If you are reluctant to use insecticides, try to remove lice only by combing. First, wash your hair with regular shampoo and conditioner and leave it wet. Then, a thick comb slowly strokes through only one strand of hair away from the head. The lice will stay on the comb or fall to the ground. You must make at least 30 strokes with the comb over your head. Repeat every three days. Since young lice do not lay eggs in the first week, you will remove all lice within two weeks of combing.

You can treat pubic lice with over-the-counter medications that contain pyrethrins (natural insecticides). Sexual partners must also be treated. Pubic lice are sometimes found on the eyebrows or eyelashes; remove them with an appropriate eye ointment.

To treat white lice, wash the whole body with soap and water. If this is ineffective, use an insecticide that usually kills all lice. Wash all clothing and bedding in hot.

Water and dry with hot air. Put the clothes in plastic bags for two weeks or disinfect them with dry heat at 60 °C for three to five days.


Many alternative methods will make it easier to get rid of lice.

Video content: how to treat or remove lice without chemicals?

Check out the different methods of human lice removal. We call them alternative ways.


Wash your hair and rinse it slowly with essential oils of rosemary (Rosmarinus officinalis) and red thyme (Thymus vulgaris); mix six drops of each with half a liter of warm water. You can replace this combination with 12 drops of lavender (Lavandula officinalis) essential oil. Air dry your hair (not with a hair dryer), then comb it with a wide comb. To prevent this, soak a comb in water with ten drops of red thyme essential oil and comb your hair thoroughly.


Depending on the symptoms, the specialist may prescribe different medicines; for children with head lice - e.g., psorinum (30c).


Preventing lice reintroduction is just as important as initial treatment. This is especially true for head lice, which spread quickly from head to head. If you discover lice on your child, immediately inform the school or other institution because it is likely that their classmates also have them.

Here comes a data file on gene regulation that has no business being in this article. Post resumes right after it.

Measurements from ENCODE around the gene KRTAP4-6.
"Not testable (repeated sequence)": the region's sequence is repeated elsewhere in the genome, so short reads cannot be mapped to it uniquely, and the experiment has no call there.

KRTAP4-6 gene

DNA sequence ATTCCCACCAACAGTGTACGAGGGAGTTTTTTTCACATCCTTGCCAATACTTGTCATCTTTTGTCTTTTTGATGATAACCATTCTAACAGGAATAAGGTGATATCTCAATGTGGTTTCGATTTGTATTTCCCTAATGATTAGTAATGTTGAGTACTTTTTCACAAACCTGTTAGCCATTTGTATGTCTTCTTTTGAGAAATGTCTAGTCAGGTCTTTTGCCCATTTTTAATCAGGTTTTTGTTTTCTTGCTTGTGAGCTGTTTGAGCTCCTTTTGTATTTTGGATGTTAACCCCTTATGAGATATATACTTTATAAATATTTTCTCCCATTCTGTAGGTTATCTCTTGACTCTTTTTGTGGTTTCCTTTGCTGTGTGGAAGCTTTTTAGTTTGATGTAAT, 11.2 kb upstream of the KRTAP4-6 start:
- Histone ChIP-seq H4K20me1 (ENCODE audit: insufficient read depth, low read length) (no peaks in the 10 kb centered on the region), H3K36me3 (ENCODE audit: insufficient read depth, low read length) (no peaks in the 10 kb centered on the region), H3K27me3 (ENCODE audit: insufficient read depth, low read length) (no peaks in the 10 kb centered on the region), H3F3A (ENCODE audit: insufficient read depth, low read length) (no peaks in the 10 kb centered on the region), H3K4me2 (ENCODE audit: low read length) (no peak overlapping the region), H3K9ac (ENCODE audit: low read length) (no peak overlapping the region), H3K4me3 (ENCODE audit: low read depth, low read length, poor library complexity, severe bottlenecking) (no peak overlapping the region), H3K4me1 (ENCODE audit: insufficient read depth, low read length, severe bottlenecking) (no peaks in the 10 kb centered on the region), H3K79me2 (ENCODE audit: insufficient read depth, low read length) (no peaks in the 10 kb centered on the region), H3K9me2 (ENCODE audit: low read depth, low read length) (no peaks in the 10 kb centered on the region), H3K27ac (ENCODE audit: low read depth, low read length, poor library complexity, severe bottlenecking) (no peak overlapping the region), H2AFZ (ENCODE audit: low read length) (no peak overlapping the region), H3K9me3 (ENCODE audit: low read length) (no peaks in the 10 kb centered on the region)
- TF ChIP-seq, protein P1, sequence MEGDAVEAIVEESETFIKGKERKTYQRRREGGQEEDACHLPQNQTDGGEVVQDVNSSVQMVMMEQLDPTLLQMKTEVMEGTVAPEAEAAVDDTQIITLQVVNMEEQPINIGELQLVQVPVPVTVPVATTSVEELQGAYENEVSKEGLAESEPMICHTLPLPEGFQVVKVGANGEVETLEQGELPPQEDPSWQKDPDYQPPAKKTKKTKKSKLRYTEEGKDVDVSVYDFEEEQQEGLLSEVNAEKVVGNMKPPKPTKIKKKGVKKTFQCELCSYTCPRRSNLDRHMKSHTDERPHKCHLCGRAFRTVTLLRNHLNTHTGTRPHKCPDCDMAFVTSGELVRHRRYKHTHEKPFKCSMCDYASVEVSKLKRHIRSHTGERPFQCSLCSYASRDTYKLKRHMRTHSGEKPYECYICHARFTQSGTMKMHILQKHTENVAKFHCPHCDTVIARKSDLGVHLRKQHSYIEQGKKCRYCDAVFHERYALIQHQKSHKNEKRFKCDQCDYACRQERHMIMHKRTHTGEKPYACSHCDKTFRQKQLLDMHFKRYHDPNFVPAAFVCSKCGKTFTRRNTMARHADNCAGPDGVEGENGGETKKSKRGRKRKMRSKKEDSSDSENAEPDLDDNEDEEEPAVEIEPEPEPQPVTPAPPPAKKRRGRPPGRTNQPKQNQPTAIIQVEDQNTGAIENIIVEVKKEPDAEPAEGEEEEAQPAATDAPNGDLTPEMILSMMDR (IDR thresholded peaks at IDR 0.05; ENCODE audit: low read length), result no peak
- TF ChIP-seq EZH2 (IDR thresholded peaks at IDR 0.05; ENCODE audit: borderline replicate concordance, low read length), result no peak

Video content: how to prevent lice infestation?

Talk to the children and their friends so that they are aware of the risks. You may not feel comfortable talking about it with strangers, but be aware that lice are a social disease that can only be socially cured.

Questions and answers

What health problems does the presence of lice cause?

Head lice are not known to transmit any disease, so they do not pose a health risk. Head lice infections are usually asymptomatic, especially at first infestation or if the infestation is mild[1].

What happens if you have lice on you for too long?

If you have been infested with body lice for a long time, you may experience skin changes such as thickening and discoloration - especially around the waist, groin, or upper thighs. The spread of disease may also be problematic. Body lice can transmit and spread certain bacterial diseases, such as typhus, relapsing fever, or chills[2].

Can bald people get lice?

Yes, but such lice are very difficult when feeding and, as a result, die quickly. Head lice may try to attach themselves, but the environment is unsuitable for survival. While bald people can be temporarily affected by head lice, they often move on to a more suitable host or die. Thin or occasional hairs may still attract lice, despite fewer hairs[3].

Can lice live in your hair for years?

Adult lice can live on a human head for up to 30 days. To live, adult lice must feed on blood several times a day. Without blood meals, the louse will die within 1 to 2 days[4].

Sources and references

Source: Family Health Guide. Conventional and alternative treatment, Dr. Jaro Lajovic, Publishing House Mladinska knjiga

1. Head Lice Disease -

2. Body facial -

3. Can You Get Head Lice if You're Bald? -

4. Head Lice Biology -